The problem of backscatter, part 18 – Wrapping it up

Backscatter spam is annoying.  It's tough to filter because the contents of it can fool content filters and can also fool end users.

Indeed, if your content filter could recognize an NDR and ignore the parts that typically occur in NDRs, you could then filter the rest of the message normally and make the spam/not-spam classification that way.

When it comes to NDRs and Delivery Status Notifications, probably the key thing to remember is to treat them as a subclass of actual email.  It's not marketing, it's not business mail, it's not a personal communication, it's simply a notification that mail that you sent did not get delivered the way you expected.

We've seen a number of ways to filter the mail, some better than others.  Ultimately, what it comes down to is treating bounce messages differently than regular inbound mail and making decisions based upon that special categorization of email.  The rules of normal inbound filtering are modified because it's simply a better way to evaluate it.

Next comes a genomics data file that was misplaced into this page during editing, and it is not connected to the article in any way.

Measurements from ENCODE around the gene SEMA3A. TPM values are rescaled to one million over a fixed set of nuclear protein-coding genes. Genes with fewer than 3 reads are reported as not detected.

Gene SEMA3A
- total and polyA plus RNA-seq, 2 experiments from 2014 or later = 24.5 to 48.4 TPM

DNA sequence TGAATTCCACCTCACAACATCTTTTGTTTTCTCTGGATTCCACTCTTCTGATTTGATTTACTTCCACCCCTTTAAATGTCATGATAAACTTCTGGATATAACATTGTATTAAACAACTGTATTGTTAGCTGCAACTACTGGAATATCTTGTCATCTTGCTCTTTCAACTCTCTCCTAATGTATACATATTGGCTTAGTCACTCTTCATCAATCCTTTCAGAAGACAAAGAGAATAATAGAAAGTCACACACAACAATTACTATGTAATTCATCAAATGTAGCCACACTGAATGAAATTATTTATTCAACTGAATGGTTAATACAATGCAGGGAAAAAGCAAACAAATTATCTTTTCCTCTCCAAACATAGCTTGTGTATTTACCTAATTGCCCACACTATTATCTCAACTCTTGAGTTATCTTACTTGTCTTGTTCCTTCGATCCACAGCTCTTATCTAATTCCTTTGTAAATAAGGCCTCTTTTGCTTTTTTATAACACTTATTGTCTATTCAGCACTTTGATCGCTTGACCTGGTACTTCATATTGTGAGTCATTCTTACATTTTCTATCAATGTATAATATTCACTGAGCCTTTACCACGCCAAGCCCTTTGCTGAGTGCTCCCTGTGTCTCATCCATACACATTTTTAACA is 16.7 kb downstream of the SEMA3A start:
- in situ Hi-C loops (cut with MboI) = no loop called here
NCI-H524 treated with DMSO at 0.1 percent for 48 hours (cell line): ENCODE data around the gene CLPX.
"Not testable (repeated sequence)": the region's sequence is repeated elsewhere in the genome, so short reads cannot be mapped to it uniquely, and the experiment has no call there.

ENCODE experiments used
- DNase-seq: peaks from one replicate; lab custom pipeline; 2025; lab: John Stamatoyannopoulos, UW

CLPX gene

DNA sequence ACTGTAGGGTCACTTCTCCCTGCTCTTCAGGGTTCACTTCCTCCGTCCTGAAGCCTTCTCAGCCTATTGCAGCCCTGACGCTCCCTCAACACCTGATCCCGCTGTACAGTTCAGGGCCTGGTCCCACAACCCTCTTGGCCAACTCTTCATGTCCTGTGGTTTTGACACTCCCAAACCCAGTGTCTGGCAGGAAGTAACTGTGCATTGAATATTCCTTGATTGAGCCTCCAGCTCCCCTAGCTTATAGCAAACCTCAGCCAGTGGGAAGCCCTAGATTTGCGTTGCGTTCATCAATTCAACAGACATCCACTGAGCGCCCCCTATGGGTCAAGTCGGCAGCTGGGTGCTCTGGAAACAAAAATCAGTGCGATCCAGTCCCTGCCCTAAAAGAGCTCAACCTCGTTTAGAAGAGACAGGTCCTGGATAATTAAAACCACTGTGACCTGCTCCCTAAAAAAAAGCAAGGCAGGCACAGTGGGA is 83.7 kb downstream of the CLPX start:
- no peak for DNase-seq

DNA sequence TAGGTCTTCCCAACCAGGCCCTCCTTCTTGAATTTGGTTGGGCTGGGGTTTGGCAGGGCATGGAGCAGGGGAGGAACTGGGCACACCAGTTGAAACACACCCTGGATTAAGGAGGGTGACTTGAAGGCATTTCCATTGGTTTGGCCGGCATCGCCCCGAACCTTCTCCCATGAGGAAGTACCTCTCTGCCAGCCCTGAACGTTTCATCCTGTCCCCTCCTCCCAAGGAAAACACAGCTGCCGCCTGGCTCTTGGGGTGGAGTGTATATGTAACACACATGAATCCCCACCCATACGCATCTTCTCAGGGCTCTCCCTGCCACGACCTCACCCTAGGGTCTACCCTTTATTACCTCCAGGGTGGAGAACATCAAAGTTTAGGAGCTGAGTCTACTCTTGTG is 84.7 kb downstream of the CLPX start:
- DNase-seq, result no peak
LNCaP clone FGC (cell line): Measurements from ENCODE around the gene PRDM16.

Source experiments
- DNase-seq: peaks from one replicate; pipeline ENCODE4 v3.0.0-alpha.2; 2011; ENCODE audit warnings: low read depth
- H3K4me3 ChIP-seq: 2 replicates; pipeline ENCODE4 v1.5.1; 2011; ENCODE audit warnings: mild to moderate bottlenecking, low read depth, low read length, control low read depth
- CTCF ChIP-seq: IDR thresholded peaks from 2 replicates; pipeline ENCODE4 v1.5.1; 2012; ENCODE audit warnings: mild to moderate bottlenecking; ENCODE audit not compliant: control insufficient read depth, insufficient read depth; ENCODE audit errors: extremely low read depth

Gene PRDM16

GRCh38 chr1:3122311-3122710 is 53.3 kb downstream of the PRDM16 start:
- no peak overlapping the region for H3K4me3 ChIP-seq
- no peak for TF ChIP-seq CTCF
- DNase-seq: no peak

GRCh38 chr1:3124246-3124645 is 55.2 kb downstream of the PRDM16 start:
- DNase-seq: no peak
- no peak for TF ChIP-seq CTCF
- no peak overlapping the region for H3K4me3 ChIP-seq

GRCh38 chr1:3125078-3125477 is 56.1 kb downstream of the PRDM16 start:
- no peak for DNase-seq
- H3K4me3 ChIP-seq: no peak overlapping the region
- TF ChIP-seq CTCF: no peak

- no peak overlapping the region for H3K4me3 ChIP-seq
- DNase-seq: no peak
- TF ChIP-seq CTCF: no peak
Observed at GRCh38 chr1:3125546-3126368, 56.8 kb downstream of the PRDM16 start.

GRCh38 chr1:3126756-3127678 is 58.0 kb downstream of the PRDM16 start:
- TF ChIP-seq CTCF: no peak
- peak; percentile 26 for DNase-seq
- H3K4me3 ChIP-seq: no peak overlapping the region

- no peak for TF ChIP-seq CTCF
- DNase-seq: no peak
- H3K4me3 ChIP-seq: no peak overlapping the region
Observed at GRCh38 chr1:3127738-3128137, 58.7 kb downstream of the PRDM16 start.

Comments (6)
  1. Question: I just registered a set of new domain names for a client, but they will not be used for email at all, just as aliases for the web site’s "real" domain name. Should I set up a Mail Exchange (MX record) in the DNS for those domains? Should I also set up SPF that says those domains are *never* used for sending email? Or just the SPF records only? Thanks, this has been an interesting series.

  2. tzink says:

    1. If you will never use these domains to receive email, then you don’t need to set up an mx record.  Any attempt to deliver mail to that domain should fail and you will receive an NDR (but not an accept… then bounce).

    2. If these domains never send email, then you should create an SPF record that says "v=spf1 -all".

  3. JasonG says:

    Great Series Terry!  It’d be nice to see all of them combined together and published as a whitepaper someday.

  4. tzink says:

    Thanks, Jason.

  5. Michael Kjörling says:

    @Michael Clark, tzink; #1: A domain that lacks a MX record in DNS can still receive mail; mail servers in that case will go to the A record (or, presumably, in the case of IPv6-connected sites, AAAA) instead. See RFC 2821 section 5 for details.

  6. Mayank says:

    Is BATV key has expiry time? BATV generate same key for specific sender for more than one message in short duration. I was thinking that BATV generate different Key for each email sent out.

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